Al-Qaeda-linked terrorist group imposed gold levy on Christians in the Syrian city of Raqqa in return for their protection, as it obligated them to curb displays of their faith.
The so-called “Islamic State in Iraq and Levant” which is composed of Takfiri militants is engaged in violent and brutal struggle with the Syrian government as well as its rival extremist militants.
ISIL said it would ensure Christians' “safety” in exchange for the levy and their adherence to restrictions on their faith, citing the Islamic legal precept of 'Jizyah'.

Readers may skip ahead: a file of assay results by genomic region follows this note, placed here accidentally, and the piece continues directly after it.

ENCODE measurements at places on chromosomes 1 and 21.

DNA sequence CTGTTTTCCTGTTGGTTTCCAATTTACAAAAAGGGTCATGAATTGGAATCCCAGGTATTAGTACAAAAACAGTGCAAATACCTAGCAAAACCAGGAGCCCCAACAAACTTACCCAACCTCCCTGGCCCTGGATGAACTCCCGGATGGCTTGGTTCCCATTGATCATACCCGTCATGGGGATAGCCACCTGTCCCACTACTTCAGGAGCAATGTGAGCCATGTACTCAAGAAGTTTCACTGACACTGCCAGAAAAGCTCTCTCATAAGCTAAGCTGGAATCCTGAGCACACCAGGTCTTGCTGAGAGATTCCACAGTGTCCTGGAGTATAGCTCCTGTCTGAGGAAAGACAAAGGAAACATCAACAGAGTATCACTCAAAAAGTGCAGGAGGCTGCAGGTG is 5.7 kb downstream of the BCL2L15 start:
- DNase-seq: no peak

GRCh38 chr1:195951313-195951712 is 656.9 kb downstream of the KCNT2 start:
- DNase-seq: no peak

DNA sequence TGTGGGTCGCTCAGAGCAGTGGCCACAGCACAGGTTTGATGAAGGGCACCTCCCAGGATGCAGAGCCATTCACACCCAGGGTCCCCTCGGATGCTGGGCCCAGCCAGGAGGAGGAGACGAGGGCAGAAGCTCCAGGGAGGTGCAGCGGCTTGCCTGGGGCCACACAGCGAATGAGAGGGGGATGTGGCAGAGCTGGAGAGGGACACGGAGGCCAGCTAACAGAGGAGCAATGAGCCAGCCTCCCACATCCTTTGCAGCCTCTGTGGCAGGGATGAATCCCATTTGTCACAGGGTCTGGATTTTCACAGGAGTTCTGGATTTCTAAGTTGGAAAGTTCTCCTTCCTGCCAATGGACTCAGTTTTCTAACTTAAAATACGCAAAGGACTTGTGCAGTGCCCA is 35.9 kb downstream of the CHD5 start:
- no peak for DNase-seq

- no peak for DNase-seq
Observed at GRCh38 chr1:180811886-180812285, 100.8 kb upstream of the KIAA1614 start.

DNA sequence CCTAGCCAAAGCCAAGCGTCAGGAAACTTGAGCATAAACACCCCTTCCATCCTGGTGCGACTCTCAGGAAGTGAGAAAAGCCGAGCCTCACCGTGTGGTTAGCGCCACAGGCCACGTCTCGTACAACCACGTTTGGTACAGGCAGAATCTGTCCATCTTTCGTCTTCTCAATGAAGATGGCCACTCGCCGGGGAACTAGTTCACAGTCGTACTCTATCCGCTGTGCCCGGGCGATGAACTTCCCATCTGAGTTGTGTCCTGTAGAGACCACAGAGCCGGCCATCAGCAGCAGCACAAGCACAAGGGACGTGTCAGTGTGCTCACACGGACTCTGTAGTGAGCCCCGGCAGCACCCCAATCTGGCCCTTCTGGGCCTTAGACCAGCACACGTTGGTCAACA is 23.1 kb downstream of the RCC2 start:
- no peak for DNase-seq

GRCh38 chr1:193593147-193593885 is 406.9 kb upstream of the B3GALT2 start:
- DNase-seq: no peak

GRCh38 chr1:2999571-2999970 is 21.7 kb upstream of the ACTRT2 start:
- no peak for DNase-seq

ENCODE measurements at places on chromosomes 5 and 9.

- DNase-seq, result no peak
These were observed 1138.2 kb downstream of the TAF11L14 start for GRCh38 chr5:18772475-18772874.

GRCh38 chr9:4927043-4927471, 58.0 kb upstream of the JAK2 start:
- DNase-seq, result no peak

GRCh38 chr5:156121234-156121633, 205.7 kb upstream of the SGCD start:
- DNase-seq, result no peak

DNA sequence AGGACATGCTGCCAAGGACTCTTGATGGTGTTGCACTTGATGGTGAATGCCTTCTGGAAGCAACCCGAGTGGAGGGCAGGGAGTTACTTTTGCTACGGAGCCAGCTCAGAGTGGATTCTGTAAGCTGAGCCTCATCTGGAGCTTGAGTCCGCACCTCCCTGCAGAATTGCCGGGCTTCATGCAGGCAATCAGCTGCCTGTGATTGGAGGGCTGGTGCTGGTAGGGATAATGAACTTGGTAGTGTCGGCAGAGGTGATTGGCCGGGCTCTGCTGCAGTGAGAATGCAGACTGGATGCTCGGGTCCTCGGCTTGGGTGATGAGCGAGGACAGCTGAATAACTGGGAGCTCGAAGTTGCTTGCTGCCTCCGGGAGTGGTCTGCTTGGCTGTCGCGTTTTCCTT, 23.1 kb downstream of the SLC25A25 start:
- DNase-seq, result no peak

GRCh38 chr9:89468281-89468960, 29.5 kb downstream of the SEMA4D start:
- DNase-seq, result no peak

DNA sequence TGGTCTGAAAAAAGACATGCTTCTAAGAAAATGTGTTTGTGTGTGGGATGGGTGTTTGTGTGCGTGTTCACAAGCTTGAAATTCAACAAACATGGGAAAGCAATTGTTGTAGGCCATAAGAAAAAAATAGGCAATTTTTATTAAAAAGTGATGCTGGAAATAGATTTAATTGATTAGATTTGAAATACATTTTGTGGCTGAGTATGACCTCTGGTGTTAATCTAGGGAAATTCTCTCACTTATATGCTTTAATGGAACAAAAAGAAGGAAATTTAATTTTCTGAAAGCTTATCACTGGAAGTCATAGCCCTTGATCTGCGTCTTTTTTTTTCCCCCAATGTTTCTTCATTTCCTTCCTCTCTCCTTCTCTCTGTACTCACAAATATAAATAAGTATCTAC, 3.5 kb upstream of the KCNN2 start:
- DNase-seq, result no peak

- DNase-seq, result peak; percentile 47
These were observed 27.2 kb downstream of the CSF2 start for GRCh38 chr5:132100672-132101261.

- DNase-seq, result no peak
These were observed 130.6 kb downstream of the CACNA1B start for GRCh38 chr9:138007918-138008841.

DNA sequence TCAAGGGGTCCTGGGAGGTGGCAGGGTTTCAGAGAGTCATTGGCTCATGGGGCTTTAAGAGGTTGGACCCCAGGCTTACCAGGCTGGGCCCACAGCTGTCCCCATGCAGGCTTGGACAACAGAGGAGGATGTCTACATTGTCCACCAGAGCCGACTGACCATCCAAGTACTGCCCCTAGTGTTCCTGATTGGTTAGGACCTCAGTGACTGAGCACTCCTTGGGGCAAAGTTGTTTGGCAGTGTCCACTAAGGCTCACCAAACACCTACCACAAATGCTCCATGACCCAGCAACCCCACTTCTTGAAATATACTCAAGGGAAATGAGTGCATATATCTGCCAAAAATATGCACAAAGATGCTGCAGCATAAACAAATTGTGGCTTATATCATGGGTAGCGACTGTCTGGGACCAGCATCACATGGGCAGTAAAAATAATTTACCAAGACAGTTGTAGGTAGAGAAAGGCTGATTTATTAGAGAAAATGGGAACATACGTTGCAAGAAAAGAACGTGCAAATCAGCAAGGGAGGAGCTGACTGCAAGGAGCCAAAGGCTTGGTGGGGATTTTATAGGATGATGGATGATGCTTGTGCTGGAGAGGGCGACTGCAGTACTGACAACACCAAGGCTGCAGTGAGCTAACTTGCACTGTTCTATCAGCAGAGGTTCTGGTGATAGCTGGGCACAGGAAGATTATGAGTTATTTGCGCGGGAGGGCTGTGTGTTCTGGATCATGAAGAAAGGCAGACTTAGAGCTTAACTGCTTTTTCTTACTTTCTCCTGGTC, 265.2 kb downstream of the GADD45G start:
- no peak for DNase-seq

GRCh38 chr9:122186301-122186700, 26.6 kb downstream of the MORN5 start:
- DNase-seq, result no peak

It said Christians must not make renovations to churches or other religious buildings, display religious insignia outside of churches, ring church bells or pray in public.
It demanded every Christian man pay a tax of up to 17 grams of gold.
The directive also bans Christians from owning weapons and from selling pork or wine to Muslims or drinking wine in public.
Its directive to Christians in the eastern city of Raqqa is the latest evidence of the group's ambition to establish a state in Syria founded on Takfiri principles.
Source: Agencies 27-02-2014